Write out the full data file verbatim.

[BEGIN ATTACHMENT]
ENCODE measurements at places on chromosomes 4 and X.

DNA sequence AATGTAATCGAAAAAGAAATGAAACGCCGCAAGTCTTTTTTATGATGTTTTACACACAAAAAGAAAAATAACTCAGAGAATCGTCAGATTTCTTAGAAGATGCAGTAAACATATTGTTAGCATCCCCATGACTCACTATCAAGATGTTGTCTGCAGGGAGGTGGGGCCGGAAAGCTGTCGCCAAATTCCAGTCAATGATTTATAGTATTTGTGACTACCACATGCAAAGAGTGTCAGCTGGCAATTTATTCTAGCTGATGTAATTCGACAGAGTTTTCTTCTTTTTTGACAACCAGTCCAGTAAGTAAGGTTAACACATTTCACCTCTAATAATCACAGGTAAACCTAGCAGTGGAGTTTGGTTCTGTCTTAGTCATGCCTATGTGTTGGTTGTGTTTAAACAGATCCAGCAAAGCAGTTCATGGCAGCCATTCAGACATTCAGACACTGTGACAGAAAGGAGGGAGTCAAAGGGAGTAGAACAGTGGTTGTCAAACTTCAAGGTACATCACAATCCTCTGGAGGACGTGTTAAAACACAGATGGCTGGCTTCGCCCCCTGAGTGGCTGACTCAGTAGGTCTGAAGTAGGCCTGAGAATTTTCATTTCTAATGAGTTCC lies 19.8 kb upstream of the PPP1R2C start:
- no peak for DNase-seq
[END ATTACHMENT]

ENCODE measurements at places on chromosomes 4 and X.

DNA sequence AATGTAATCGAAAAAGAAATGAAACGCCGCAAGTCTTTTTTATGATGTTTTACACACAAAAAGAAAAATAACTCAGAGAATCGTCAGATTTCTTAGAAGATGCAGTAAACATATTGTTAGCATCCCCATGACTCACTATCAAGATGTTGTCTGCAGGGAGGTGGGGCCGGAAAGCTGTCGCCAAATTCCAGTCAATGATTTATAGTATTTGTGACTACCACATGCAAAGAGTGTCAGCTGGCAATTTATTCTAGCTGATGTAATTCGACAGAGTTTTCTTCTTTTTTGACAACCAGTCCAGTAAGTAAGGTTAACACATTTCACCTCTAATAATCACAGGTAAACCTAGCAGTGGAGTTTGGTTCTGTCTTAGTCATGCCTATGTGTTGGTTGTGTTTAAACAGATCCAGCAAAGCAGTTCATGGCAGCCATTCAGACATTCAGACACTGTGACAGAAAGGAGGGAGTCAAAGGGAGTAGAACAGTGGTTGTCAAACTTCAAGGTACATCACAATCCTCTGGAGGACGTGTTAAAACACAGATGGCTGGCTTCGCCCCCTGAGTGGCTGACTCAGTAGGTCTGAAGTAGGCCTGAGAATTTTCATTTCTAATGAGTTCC lies 19.8 kb upstream of the PPP1R2C start:
- no peak for DNase-seq